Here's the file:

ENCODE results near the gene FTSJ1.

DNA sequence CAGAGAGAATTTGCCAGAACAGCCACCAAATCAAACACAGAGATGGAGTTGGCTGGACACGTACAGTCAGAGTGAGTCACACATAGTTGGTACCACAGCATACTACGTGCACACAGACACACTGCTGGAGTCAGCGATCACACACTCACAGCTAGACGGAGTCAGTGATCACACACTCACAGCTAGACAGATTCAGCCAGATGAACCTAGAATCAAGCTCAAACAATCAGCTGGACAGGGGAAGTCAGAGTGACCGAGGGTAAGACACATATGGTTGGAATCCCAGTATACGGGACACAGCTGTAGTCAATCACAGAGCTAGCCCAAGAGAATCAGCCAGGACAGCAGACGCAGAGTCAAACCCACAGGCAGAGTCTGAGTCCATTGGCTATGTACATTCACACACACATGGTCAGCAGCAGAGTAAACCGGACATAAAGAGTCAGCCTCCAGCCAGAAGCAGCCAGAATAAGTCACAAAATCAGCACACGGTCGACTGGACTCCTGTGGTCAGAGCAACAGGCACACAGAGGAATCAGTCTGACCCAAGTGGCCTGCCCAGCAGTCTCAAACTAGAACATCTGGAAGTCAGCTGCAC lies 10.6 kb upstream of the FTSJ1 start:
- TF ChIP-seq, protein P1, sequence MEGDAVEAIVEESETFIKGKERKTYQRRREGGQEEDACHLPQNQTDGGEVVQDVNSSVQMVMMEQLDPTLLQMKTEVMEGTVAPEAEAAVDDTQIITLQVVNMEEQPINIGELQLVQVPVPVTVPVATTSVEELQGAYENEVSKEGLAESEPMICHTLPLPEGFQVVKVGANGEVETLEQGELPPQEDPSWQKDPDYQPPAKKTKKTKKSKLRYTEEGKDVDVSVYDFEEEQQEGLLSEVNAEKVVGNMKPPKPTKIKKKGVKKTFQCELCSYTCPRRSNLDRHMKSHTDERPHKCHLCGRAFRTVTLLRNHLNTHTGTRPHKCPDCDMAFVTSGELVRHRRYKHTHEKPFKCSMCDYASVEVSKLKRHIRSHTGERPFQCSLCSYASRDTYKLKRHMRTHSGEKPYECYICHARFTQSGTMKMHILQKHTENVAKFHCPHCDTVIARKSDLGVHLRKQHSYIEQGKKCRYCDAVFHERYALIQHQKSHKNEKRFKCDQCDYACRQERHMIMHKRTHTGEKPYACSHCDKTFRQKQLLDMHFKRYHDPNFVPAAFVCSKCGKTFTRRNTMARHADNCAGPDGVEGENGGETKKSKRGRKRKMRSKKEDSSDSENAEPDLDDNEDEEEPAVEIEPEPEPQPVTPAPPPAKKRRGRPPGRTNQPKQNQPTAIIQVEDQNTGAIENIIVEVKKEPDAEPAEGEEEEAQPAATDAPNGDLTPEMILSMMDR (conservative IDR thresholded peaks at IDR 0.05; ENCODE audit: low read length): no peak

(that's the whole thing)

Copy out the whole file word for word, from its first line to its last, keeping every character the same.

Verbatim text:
ENCODE results near the gene FTSJ1.

DNA sequence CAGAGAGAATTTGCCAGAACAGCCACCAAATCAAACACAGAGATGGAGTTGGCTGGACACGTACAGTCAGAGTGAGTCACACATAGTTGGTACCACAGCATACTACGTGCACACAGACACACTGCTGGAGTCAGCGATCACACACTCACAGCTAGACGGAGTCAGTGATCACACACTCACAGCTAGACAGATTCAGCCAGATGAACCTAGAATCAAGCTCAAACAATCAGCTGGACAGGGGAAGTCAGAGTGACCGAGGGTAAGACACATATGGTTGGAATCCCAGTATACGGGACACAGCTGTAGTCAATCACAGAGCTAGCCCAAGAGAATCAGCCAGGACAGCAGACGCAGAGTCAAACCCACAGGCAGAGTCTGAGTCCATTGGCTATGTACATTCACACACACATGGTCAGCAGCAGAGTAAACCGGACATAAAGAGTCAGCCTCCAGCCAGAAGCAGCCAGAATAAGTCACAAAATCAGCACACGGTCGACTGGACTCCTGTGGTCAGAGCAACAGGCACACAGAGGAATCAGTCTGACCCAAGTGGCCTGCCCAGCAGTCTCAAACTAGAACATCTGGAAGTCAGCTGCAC lies 10.6 kb upstream of the FTSJ1 start:
- TF ChIP-seq, protein P1, sequence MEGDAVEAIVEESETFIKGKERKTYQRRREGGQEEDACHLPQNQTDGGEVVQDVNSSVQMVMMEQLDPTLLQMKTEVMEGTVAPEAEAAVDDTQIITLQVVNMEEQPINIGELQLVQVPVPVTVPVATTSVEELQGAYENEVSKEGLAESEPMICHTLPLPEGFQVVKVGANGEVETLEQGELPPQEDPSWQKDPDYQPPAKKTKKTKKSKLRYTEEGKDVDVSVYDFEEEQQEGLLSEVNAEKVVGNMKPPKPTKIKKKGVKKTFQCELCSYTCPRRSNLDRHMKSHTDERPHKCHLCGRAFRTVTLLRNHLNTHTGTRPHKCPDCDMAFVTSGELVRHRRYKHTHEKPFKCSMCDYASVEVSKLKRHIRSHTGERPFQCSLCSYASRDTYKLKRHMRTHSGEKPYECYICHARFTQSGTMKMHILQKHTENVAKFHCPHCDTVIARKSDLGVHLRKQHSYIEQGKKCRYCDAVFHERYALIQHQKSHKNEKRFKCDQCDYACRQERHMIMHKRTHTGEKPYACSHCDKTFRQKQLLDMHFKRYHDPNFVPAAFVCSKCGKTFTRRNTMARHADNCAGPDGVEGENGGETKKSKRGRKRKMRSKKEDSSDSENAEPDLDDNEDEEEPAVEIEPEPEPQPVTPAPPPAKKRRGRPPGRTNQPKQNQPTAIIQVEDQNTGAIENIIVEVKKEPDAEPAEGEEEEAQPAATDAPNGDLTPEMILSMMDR (conservative IDR thresholded peaks at IDR 0.05; ENCODE audit: low read length): no peak